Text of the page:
Russia EXODUS: Putin blow as tens of thousands of workers flee homeland to save careers

Roman Abramovich at Russia-Ukraine peace talks in Istanbul

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Following Russia’s invasion of Ukraine, as many as 70,000 IT personnel are said to have left – with another 100,000 expected to depart in April. French news channel CNews said: “IT professionals are in a hurry to leave the country as soon as possible, not wanting to put up with a sharply deteriorating economic situation and not paying attention to the numerous measures to support the IT industry from the state.”

Similarly, the Russian Association for Electronic Communications (RAEC) reported around 50,000 to 70,000 people working in IT had left the country so far, which they described as only the “first wave”.

The group said the only thing holding more back from leaving is expensive flight tickets, housing prices and the difficulties of conducting transactions after the backlash of Western sanctions.

Sergey Plugotarenko, head of RAEC, said: “There will definitely be a second wave, according to our forecast, from 70,000 to 100,000 people will leave in April. These are just IT people.”

Samuel Bendett, a research analyst and AI specialist, told “The IT workers’ exodus is associated with the massive pulling out of Western and global high tech giants from Russia. Many of those who left actually worked in those companies and for those companies, so they are trying to essentially save their career but going to those markets where their skill can be in demand.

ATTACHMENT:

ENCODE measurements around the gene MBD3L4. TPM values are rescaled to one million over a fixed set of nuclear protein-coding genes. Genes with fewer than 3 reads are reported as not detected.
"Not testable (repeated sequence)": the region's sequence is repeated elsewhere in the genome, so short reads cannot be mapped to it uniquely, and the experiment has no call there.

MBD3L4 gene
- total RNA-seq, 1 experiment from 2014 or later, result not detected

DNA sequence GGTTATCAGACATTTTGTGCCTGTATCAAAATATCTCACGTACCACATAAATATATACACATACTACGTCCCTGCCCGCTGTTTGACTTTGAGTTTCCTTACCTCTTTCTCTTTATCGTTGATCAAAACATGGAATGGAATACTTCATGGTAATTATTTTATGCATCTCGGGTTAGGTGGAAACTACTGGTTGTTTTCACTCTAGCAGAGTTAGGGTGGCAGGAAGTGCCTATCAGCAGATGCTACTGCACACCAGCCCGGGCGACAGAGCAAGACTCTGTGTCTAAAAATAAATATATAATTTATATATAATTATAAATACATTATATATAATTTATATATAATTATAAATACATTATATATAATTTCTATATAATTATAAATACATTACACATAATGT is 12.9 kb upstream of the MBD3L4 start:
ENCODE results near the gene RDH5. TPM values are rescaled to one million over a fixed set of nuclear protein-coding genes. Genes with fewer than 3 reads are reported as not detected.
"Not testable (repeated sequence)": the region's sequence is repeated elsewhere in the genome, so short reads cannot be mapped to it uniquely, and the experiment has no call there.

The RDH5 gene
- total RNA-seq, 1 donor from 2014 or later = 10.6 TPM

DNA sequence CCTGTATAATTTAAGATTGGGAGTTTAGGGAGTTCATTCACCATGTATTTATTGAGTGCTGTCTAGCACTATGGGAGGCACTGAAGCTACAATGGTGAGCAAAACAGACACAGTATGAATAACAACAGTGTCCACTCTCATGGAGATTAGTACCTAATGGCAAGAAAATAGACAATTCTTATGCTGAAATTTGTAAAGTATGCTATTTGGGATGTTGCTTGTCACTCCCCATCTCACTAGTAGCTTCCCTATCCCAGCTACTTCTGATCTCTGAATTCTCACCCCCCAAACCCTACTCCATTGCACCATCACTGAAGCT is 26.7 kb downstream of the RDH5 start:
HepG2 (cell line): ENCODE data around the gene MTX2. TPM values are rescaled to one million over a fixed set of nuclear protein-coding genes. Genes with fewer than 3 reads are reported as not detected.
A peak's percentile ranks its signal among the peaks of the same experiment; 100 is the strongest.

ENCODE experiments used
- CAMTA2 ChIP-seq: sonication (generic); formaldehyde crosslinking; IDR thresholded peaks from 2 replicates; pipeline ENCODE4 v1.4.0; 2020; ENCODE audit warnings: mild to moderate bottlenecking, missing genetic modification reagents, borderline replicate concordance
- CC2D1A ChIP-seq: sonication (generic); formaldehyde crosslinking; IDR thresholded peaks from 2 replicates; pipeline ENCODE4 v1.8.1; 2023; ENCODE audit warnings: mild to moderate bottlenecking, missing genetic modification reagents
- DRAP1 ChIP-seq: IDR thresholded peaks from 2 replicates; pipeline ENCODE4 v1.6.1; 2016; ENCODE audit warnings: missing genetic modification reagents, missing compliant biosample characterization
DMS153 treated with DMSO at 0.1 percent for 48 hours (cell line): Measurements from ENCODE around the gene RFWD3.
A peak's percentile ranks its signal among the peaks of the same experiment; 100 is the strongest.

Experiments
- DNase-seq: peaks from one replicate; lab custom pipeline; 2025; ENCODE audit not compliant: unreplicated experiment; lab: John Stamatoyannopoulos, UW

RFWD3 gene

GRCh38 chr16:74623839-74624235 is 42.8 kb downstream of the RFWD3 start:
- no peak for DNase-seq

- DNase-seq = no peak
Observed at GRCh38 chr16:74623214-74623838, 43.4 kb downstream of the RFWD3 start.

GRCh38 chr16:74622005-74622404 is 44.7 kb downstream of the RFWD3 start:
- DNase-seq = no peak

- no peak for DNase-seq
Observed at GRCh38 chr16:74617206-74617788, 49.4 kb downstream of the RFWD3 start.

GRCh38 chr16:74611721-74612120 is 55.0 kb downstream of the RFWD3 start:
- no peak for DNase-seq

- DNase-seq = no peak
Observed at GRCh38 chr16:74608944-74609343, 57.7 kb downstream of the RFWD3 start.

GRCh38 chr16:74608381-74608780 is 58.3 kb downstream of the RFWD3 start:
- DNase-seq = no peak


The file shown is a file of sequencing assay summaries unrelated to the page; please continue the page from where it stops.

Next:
“There’s definitely going to be an impact on many sectors and industries in the country because of the global IT companies’ departure from Russia.”

Mr Bendett said the hardest hit will “probably” be IT sectors which “relied most on international cooperation”. These include data centres, cloud computing and artificial intelligence research and development.

Natalya Kasperskaya, CEO of InfoWatch, said that it’s mostly young IT people with “fine mental organisation” who are fleeing Russia.

She said: “They are young people, in many respects connected with the West, they worked on Western hardware, such a breakdown of the system makes them tremble, so they need to be reassured”.

It’s not a new phenomenon as IT professionals have been leaving the country way before Russia’s invasion of Ukraine.

Ms Kasperskaya warned back in June 2020 that Russia was on the verge of a mass exodus of IT personnel as she said a massive outflow of the tech experts would continue due to the deteriorating economic situation in the country.

The Ministry of Digital Development noted Russia’s acute shortage of IT personnel in early 2021, saying the country lacked 500,000 to one million specialists in various technology fields.

Mr Bendett told “Many Russian IT workers have a very good reputation, and so they can potentially settle in many parts of the world to immediately resume work. This exodus is not just about the war, even though probably an absolute majority of those who left oppose it.”

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However, the defence and technologies expert added: “With approximately 200,000 people who left, this represents a smaller fraction of the larger Russian IT workforce. So there are plenty who still remain either because they cannot leave or because they may not want to leave. There are many Russian IT companies which are now stepping up and stepping in to fill the void left by those international companies that have left, offering their own solution to replace the global IT brands.”

Russian authorities are making every effort to keep IT specialists in the country by creating various incentive measures for workers.

President Vladimir Putin signed a decree on a package of measures to support IT workers in early March. One of the main points in the decree was a deferment from the army. The companies themselves also received significant tax benefits, various grants and preferential loans.

However, the efforts do not seem to have yielded results so far – as tens of thousands more IT specialists, as well as security officers and entire firms, are expected to leave in the coming weeks.

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